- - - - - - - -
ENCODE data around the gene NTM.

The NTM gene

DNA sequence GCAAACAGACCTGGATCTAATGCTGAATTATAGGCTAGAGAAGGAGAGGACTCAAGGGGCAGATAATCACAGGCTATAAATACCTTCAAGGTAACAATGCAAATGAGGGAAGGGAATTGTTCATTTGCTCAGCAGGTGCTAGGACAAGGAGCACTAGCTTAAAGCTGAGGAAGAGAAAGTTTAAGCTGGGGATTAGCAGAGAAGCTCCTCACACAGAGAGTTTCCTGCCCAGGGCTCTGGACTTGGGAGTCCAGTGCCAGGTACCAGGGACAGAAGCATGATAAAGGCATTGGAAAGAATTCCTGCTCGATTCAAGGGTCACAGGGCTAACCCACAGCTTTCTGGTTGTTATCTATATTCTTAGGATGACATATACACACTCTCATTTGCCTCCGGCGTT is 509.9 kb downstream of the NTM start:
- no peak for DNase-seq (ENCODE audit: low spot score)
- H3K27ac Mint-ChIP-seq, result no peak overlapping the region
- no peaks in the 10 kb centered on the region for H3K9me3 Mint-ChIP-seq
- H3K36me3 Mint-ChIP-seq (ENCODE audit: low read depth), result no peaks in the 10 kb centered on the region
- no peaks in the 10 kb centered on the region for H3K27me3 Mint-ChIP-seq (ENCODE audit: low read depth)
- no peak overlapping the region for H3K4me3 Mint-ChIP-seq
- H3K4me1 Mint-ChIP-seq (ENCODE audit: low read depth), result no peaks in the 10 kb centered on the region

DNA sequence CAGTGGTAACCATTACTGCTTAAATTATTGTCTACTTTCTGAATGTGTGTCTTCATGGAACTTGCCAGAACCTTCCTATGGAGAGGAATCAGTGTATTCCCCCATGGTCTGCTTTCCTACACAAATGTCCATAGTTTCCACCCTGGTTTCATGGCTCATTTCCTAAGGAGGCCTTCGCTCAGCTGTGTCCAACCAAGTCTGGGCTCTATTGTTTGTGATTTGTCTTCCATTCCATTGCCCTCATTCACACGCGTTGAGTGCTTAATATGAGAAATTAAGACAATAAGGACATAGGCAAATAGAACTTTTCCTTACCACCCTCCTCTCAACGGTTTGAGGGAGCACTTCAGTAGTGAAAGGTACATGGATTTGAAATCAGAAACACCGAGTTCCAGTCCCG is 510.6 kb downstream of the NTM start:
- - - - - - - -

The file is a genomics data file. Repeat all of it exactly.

ENCODE data around the gene NTM.

The NTM gene

DNA sequence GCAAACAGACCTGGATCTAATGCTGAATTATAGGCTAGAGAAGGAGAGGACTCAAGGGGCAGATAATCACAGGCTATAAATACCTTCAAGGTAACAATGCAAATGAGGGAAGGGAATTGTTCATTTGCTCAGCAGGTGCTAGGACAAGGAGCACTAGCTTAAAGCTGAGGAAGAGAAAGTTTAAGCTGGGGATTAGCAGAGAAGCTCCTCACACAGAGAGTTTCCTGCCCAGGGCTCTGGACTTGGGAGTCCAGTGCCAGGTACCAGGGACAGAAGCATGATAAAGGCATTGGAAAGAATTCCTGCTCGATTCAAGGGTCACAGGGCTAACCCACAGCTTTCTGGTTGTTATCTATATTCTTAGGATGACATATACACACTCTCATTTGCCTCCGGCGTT is 509.9 kb downstream of the NTM start:
- no peak for DNase-seq (ENCODE audit: low spot score)
- H3K27ac Mint-ChIP-seq, result no peak overlapping the region
- no peaks in the 10 kb centered on the region for H3K9me3 Mint-ChIP-seq
- H3K36me3 Mint-ChIP-seq (ENCODE audit: low read depth), result no peaks in the 10 kb centered on the region
- no peaks in the 10 kb centered on the region for H3K27me3 Mint-ChIP-seq (ENCODE audit: low read depth)
- no peak overlapping the region for H3K4me3 Mint-ChIP-seq
- H3K4me1 Mint-ChIP-seq (ENCODE audit: low read depth), result no peaks in the 10 kb centered on the region

DNA sequence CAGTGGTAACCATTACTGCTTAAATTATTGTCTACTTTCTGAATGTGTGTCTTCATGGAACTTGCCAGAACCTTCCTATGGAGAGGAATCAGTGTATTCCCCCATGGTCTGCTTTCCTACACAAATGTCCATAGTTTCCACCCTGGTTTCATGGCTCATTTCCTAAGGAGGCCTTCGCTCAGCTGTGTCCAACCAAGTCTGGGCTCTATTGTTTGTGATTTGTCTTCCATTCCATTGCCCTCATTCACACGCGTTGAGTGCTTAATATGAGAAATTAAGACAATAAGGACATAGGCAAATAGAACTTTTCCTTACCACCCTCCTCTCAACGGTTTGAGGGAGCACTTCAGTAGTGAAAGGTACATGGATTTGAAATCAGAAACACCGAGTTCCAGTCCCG is 510.6 kb downstream of the NTM start: